Real pistol that looks like Lego toy sparks controversy in US

The colourful brick design gives the semi-automatic weapon made by Culper Precision a strong resemblance to a Lego toy. PHOTO: CULPERCUSTOMSHOP/FACEBOOK

WASHINGTON (AFP) - A US gun maker has triggered controversy by selling a kit that makes a real Glock pistol look like a children's Lego toy gun, at a time when hundreds of kids are falling victim to shootings.

The Danish manufacturer of the building blocks has sent the Utah-based company, Culper Precision, a demand to stop producing the red, blue and yellow covering for handguns.

Ms Shannon Watts, founder of the group Moms Demand Action, which advocates for stricter gun controls, said: "Our organisation reached out to Lego, which then sent a cease and desist letter to the reckless gun maker."

The colourful brick design gives the semi-automatic weapon a strong resemblance to a Lego toy. The gun maker was marketing it as a "Block19", which sold for between US$549 (S$744) and US$765.

"Here's one of those childhood dreams come to life," said Culper Precision in an advert for the gun on Instagram posted on June 24.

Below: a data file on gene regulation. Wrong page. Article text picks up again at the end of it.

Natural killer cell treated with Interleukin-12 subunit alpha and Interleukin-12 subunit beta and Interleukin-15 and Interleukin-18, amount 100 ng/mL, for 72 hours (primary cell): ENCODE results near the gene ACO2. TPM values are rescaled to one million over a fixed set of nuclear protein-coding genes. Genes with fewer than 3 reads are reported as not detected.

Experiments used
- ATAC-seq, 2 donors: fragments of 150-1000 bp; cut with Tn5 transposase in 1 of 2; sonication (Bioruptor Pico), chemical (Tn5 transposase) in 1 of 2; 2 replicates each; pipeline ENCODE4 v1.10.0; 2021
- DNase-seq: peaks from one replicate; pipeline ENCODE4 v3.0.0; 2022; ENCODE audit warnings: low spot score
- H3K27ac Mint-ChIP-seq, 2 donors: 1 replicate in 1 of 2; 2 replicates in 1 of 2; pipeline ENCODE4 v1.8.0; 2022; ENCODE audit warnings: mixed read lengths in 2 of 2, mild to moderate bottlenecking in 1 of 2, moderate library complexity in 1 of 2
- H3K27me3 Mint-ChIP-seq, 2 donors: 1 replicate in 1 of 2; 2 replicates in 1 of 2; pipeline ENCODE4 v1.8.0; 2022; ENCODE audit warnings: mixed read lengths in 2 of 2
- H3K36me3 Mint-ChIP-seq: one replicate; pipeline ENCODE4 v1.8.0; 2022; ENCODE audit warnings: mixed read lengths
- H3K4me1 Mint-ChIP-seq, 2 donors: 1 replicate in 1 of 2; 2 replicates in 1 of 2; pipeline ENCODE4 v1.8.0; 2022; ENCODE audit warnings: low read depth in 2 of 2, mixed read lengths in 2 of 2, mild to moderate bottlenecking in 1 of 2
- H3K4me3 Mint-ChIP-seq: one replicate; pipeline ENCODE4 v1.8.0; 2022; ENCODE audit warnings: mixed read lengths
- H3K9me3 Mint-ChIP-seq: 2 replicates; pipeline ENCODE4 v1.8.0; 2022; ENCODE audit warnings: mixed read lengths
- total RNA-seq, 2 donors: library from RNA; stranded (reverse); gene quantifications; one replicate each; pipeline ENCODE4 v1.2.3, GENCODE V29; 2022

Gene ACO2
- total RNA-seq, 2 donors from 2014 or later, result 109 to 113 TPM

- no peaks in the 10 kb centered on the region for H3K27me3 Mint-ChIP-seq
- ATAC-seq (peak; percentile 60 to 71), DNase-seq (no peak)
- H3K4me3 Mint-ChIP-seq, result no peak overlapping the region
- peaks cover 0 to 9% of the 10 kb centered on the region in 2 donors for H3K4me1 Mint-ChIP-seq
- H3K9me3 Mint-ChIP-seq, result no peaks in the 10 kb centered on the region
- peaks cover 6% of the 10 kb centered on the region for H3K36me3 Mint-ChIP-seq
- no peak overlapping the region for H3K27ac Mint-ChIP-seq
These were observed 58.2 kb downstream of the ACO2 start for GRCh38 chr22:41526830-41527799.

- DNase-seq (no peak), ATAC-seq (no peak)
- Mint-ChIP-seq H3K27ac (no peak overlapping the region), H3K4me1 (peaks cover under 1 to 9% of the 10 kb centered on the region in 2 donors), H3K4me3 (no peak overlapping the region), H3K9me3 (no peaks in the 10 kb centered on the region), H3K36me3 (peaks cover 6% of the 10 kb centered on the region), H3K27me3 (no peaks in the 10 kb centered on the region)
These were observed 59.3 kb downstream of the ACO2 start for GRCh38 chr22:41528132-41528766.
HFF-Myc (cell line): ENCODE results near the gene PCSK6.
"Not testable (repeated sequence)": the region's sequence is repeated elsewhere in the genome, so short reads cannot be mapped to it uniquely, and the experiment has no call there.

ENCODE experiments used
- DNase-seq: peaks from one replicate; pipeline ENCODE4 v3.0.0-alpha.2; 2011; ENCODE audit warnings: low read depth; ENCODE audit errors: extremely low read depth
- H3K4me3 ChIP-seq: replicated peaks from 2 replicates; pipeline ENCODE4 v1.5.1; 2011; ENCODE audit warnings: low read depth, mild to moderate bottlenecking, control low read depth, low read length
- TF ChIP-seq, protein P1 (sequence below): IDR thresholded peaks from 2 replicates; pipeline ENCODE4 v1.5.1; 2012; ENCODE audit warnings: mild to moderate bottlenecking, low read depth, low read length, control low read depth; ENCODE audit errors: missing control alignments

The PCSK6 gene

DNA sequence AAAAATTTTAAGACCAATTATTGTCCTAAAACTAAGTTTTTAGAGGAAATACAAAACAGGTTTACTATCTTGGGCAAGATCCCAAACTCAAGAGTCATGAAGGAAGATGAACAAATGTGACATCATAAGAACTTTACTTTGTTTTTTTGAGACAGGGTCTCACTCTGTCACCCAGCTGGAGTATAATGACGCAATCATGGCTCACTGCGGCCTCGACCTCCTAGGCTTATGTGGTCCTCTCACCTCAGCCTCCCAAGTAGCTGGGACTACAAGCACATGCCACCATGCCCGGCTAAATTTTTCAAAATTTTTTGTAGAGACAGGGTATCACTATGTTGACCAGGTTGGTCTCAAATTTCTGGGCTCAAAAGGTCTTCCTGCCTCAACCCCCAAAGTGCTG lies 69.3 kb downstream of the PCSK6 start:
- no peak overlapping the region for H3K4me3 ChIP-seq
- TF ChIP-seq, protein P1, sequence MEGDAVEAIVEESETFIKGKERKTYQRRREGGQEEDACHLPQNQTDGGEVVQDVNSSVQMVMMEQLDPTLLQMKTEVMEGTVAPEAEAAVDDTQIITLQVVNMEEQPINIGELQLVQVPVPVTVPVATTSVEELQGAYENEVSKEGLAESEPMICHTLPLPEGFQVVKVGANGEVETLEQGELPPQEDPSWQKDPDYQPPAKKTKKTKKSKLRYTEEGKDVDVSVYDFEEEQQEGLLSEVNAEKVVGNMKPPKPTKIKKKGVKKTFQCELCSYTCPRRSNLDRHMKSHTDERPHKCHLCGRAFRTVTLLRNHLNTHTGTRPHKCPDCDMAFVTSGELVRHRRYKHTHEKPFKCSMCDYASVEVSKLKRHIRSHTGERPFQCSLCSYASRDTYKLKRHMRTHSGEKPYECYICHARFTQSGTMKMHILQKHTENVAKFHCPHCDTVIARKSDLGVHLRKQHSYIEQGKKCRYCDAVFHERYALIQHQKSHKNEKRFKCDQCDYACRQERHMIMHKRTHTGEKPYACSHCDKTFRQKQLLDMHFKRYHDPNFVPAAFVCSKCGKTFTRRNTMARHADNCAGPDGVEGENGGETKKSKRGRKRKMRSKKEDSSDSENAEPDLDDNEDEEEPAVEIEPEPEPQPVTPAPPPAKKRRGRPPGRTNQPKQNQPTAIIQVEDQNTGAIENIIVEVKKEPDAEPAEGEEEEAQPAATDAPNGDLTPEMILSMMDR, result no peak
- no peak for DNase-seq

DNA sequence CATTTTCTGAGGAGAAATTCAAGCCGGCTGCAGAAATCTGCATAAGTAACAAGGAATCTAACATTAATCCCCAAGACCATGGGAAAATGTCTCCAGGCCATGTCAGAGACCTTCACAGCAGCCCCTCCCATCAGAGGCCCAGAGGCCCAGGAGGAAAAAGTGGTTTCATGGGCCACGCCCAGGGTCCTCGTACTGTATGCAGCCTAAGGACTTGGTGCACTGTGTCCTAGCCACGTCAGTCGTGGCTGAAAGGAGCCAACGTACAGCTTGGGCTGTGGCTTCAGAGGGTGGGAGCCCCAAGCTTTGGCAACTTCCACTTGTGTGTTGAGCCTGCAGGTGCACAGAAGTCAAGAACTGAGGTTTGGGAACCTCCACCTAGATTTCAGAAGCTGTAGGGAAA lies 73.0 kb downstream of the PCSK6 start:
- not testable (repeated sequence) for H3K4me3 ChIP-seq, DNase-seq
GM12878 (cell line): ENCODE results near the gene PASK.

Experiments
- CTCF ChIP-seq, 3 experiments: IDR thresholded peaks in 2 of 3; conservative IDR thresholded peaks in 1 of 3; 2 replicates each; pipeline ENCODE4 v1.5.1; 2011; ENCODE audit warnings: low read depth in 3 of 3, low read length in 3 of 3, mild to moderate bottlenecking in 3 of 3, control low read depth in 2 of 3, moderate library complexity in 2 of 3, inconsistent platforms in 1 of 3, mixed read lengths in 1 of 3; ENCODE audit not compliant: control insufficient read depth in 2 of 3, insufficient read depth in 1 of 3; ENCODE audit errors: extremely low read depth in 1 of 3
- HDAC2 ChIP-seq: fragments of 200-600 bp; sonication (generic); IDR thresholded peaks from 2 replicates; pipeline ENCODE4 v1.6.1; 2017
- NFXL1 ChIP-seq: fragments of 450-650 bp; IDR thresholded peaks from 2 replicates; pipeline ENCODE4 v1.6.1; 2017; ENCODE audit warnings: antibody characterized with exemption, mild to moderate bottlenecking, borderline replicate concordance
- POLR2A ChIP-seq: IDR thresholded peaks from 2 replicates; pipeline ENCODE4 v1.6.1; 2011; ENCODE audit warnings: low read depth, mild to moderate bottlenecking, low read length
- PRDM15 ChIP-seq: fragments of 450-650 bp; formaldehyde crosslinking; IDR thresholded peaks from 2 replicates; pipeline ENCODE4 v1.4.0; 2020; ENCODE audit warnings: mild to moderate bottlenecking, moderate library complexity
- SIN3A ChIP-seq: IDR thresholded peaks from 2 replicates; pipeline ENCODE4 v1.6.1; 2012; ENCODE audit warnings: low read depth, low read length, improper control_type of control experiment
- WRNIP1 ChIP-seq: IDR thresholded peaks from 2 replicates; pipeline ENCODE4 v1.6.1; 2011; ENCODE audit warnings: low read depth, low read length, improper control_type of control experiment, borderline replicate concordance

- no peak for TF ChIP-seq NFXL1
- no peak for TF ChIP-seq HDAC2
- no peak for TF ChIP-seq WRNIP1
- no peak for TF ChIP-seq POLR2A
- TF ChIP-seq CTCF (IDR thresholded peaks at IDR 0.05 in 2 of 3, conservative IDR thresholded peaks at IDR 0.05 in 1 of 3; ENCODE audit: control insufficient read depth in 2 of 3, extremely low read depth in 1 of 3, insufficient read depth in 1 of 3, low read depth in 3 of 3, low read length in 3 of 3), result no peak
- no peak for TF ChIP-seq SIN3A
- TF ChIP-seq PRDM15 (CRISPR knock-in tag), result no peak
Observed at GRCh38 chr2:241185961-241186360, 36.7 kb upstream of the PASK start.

"Guns are fun. Shooting is fun. 30 rounds full auto is fun," the company said on its website.

Ms Watts, who stressed that "unintentional shootings have risen by 30 per cent in the past year", told the Washington Post her first reaction upon seeing the gun was that it was "sick and children would die".

She said that in 2021, there had been more than 165 accidental shootings by children in the United States, according to the organisation Everytown.

Last year, 142 people died as a result of accidental discharges by children or minors, the same group said.

Culper Precision chief executive Brandon Scott confirmed to the Washington Post that he had received Lego's formal notice and said the company had decided to comply, after having sold fewer than 20 of the items.

The controversy comes at a time when US President Joe Biden has made the fight against the "epidemic" of gun violence one of his priorities.

The Democratic president presented measures in June to limit the circulation of firearms at the federal level, but Congress is deeply divided on the issue and the Democrats are struggling to push legislation through.

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